Purpose: To evaluate microperimetry changes in patients with acute macular edema secondary to branch retinal vein occlusion during a follow-up period of 12 months with intravitreal ranibizumab treatment (Lucentis; Novartis).
Methods: Patients with macular edema secondary to branch retinal vein occlusion received an intravitreous injection of 0.5 mg of ranibizumab (0.05 mL). Best-corrected visual acuity, Spectralis OCT (Heidelberg Engineering), and color fundus photography were performed at monthly intervals over a follow-up period of 1 year. Macular function was documented by microperimetry (Nidek, MP-1) at baseline, 3, and 12 months.
Results: Data of 20 patients without lack of microperimetry results were included to the statistical analyses. The size of the area of absolute scotoma was reduced from 16% at baseline to 11.7% at Month 3 and remained stable in the entire study duration (P > 0.05). Mean differential light threshold improved significantly under therapy from 9.47 dB at baseline to 12.53 dB at 12 months (P < 0.001). Best-corrected visual acuity correlated significantly with central millimeter thickness and mean retinal sensitivity at baseline and at 12-month follow-up visits.
Conclusion: In addition to anatomical restoration and increased visual acuity, intravitreal ranibizumab also improved the central macular function in patients with acute macular edema after branch retinal vein occlusion.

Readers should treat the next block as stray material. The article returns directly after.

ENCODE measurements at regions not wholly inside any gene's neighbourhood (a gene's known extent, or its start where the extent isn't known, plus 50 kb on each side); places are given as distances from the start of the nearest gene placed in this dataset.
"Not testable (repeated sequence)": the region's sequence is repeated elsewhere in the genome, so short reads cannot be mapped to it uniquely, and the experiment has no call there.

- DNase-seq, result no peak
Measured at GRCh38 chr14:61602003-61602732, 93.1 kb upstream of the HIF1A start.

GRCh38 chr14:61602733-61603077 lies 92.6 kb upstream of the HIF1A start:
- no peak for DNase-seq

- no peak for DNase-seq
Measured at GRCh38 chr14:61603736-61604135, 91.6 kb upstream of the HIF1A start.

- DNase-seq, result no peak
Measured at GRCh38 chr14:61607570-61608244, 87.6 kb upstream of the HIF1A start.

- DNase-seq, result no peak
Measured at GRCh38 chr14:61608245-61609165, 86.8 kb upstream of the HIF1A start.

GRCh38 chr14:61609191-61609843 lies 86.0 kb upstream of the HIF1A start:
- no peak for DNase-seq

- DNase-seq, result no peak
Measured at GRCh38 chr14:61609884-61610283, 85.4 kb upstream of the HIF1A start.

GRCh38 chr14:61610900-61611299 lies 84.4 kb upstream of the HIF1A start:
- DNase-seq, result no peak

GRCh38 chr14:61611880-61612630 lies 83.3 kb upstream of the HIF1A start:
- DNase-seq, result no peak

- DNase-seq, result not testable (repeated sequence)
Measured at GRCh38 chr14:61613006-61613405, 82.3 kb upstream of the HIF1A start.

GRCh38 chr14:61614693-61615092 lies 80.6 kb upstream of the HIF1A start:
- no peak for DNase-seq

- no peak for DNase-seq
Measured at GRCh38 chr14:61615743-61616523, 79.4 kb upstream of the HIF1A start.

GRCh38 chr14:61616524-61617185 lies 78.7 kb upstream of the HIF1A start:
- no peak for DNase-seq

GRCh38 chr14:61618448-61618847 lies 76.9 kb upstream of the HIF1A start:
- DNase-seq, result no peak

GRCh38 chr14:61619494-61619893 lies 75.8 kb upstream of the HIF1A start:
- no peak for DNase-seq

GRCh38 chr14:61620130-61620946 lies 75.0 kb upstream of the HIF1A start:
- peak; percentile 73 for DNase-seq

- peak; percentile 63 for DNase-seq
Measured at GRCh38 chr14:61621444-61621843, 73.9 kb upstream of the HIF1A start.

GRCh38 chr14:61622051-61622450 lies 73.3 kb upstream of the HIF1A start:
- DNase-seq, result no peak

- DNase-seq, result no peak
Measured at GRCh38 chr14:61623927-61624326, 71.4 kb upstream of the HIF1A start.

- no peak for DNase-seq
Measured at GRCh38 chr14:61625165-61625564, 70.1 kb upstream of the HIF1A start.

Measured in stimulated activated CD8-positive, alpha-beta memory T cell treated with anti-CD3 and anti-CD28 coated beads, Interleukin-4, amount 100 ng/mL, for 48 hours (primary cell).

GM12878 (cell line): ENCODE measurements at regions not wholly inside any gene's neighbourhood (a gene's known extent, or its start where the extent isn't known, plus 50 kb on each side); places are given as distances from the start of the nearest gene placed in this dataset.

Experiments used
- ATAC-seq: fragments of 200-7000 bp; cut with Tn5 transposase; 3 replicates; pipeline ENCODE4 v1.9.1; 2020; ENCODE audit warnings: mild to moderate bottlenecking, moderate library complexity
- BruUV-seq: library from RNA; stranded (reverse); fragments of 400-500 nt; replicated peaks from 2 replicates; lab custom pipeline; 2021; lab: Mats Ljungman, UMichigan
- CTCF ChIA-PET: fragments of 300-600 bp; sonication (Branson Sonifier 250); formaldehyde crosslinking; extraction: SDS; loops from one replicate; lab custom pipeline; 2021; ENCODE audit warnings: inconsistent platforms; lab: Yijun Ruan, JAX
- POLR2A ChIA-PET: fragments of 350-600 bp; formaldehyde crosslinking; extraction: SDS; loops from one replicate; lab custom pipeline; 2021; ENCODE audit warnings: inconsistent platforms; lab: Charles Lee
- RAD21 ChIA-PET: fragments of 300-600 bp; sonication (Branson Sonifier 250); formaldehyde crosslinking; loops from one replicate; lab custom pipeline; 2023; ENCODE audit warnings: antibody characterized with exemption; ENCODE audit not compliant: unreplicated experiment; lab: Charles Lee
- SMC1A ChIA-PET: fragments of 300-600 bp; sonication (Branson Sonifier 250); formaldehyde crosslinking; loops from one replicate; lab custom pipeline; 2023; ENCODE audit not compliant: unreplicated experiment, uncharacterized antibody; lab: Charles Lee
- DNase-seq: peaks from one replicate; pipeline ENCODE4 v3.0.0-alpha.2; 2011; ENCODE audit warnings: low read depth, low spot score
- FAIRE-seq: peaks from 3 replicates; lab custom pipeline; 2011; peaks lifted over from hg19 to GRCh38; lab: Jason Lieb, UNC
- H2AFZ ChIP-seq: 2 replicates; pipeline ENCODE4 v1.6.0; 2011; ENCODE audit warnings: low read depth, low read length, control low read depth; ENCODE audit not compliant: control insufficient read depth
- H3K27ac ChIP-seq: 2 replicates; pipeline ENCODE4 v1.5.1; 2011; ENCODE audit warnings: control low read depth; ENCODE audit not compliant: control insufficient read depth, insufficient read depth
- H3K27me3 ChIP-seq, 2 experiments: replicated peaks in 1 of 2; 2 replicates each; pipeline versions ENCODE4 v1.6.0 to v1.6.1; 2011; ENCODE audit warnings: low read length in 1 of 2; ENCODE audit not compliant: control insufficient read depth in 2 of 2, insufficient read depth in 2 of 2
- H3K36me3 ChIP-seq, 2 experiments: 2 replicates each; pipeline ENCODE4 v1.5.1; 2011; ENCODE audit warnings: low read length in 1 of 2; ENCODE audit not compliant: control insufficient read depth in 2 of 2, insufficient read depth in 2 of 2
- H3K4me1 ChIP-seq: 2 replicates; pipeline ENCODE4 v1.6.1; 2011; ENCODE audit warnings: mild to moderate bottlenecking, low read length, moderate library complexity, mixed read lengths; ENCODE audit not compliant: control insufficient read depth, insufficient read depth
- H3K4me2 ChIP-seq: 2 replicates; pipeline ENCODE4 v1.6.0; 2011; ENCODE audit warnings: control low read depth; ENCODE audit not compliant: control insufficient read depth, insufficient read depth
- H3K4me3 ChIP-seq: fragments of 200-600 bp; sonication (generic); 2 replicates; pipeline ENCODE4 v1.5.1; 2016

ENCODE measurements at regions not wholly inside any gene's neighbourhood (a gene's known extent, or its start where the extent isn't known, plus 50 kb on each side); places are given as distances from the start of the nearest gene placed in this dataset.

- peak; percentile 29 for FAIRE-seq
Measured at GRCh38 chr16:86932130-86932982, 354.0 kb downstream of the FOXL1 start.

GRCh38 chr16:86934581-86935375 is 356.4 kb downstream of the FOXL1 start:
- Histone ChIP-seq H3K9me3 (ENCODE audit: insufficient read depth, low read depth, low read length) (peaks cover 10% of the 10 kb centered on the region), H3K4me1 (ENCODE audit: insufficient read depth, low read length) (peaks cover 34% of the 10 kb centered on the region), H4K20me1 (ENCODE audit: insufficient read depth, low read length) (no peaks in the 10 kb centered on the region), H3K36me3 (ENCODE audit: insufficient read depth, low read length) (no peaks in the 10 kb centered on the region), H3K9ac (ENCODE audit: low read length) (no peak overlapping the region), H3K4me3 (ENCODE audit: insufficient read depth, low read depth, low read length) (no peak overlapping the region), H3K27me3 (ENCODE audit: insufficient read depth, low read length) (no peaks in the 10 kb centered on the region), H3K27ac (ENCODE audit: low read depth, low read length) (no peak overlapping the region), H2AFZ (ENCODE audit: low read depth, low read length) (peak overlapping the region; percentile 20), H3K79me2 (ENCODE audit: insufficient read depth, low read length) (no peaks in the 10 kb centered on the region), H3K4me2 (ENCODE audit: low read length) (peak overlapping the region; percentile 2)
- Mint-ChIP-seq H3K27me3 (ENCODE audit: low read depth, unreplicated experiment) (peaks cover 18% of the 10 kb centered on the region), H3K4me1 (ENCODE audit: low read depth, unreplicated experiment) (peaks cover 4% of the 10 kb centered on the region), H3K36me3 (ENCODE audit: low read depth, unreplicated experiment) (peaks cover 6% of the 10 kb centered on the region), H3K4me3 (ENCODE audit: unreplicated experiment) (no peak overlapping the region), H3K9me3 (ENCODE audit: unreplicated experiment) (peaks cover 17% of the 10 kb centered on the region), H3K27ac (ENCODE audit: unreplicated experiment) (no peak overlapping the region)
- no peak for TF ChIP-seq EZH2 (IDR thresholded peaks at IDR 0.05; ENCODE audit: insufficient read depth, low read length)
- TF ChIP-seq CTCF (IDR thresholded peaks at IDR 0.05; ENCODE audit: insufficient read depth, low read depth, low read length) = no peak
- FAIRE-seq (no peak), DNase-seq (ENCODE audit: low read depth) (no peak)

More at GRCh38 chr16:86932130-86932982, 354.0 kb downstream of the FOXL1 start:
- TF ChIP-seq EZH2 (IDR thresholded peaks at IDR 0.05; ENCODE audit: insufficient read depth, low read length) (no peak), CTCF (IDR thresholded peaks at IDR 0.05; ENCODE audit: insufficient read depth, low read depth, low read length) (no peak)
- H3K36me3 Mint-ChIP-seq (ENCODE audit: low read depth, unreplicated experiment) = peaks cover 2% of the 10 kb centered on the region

In this prospective longitudinal study, patients with acute branch retinal vein occlusion presenting with clinically significant macular edema were treated with ranibizumab and were followed over 1 year. In addition to anatomical restoration and increase in visual acuity, a significant improvement in retinal sensitivity was observed. However, the change in absolute scotoma size was not statistically significant at Months 3 and 12 compared with baseline.
Department of Ophthalmology, Medical University of Vienna, Vienna, Austria.
Reprint requests: Stefan Sacu, MD, Department of Ophthalmology, Medical University of Vienna, Währinger Gürtel 18-20, 1090 Vienna, Austria; e-mail: firstname.lastname@example.org
None of the authors has a proprietary interest in any of the products mentioned in this study.